(Story by Lauren Holcomb and Photography by Leslie Spencer)

 

The 2016 Guatemala mission is coming to an end today with our last day of surgeries. The most exciting part of all the work that we do here is giving a baby or child back to the mother after the surgery. To help you understand how this works I have to explain how the hospital is laid out. Downstairs are all the patient rooms, two families per room. When it’s time for surgery a mother will hand off her baby to a nurse at the end of the hallway and watch while they step in the elevator and head upstairs to the operating rooms. The mother will then wait in a wheelchair to receive her baby after surgery, and she doesn’t see the results until the baby is placed in her lap. Of course it’s emotional for the mother, but also for our volunteers who bring the baby downstairs. It’s hard to grasp the significance of the moment in a photo, but I hope you can get some sense of it in the pictures below.

 

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Since it’s the last day of our mission in Guatemala, I want to share the stories of a few children that captured our hearts today.

 

Wender

Wender is a seven-month-old baby from Peten, which is in the northernmost part of Guatemala. His mom seemed reluctant to talk to us at first, which seems to be the reaction from most families that we’re visiting with. I know it’s an anxious setting, being in a hospital, sharing a room with another family that you don’t know, and waiting hours for your surgery time. On top of that the babies are hungry because they’re not allowed to eat before surgery. All this to say that I feel bad asking a lot of questions, especially working through a translator.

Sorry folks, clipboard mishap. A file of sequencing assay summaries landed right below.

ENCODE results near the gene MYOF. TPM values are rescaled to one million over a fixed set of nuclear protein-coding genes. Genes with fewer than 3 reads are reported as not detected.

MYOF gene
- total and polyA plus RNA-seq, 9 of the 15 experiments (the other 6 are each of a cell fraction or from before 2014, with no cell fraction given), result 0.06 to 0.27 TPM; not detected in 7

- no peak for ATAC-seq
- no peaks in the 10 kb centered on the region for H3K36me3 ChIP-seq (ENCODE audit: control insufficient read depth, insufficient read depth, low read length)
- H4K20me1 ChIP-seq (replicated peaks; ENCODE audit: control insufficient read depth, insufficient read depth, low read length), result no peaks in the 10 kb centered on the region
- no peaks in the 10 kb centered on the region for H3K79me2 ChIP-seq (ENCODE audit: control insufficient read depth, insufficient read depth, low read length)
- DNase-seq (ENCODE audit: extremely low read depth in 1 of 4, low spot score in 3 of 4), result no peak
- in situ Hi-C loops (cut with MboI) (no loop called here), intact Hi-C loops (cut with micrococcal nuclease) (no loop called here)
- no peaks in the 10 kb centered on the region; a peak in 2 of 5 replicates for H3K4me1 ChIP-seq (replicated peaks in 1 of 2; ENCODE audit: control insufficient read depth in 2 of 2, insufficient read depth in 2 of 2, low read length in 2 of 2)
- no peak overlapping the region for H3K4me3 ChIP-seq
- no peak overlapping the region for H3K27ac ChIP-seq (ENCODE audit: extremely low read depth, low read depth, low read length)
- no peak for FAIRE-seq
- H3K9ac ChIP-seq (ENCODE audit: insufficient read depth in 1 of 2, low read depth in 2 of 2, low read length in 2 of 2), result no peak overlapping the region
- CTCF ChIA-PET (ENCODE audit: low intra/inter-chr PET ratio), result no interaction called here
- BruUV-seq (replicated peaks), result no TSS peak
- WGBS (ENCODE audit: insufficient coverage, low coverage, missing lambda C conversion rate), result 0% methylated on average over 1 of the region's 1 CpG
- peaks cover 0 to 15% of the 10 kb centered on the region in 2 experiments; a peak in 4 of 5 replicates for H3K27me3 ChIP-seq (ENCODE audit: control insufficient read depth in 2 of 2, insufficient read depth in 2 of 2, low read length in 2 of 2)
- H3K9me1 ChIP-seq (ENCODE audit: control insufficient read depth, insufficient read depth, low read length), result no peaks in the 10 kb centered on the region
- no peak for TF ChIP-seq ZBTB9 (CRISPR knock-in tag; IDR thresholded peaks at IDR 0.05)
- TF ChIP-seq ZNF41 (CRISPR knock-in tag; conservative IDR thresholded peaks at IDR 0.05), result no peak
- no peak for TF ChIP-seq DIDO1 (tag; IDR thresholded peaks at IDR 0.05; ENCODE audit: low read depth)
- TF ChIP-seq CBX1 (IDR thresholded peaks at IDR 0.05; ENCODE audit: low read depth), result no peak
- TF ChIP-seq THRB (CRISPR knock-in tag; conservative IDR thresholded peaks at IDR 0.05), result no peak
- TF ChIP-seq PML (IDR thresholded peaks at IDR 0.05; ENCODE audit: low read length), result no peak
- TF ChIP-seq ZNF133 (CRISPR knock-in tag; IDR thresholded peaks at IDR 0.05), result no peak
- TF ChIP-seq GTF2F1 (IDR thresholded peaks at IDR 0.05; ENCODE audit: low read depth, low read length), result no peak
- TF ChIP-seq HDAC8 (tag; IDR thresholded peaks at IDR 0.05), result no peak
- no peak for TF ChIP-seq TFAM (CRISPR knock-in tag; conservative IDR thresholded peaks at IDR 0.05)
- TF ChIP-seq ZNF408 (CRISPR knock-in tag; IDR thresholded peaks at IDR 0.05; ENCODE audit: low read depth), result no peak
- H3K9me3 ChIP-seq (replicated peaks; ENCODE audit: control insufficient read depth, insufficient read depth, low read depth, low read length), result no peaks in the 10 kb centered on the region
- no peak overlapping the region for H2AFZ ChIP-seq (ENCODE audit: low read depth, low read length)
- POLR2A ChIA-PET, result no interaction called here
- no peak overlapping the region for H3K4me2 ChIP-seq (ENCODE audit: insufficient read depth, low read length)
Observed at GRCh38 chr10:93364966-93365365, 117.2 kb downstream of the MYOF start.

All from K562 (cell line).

Wender was quietly awake in his mother’s arms and we asked if he’s always this good and she smiled and said no, he’s a very mischievous baby. She learned about Austin Smiles from the newspaper and made the trek to Guatemala City so that Wender could get his lip repaired. She’s hopeful that Wender will be able to eat solid foods after his surgery, which may be difficult because he also has a cleft palate. You can see Wender’s mischievous grin below along with Dr. Myers and the team that worked on him.

 

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(Wender has a laugh with his mom before surgery)

 

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(The Austin Smiles Team from OR 2: Tasha, April, Dr. Myers, and Steve)

 

Benjamin

Benjamin is only three days away from his first birthday and he’ll have a brand new smile for the celebration! One of three brothers, Benjamin has both a cleft lip and palate and his mom, Angelica, is planning to bring him back next year so that he can also get his palate repaired. She heard about Austin Smiles from the newspaper and this is the first time he’s seen a physician for his lip. It’s mind-blowing to stop and think about the healthcare disparities between the US and Guatemala, but thankfully he is in fantastic hands here with Dr. Teichgraeber, Dr. Lin and their entire team.

 

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(Benjamin before and after his cleft lip repair)

 

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(The Austin Smiles Team from OR 3: Dr. Graham, Sandy, Dr. Teichgraeber, deLorme, and Dr. Lin)

 

Caroline

Baby girl Caroline is a six-month-old that lives with her mom, Cinthia, and Grandfather here in Guatemala City. I actually met them after surgery and Cinthia said that she had lots of emotions- worry leading up to the operation and then overwhelming relief and happiness when she got her back. She found out that Caroline had a cleft lip during her pregnancy and understandably felt shocked and depressed until she was born, but then she was relieved that she didn’t have a cleft palate as well. Caroline is typically a playful, laughing baby who likes to be tickled and now she has a new smile thanks to her surgeons, Dr. Beckham and Dr. Crawford.

 

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(Caroline before and after her cleft lip repair)

 

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(The Austin Smiles Team from OR 1: Neha, Carol, Terry, Dr. Crawford, Cameron, Dr. Beckham, and Dr. Zapata)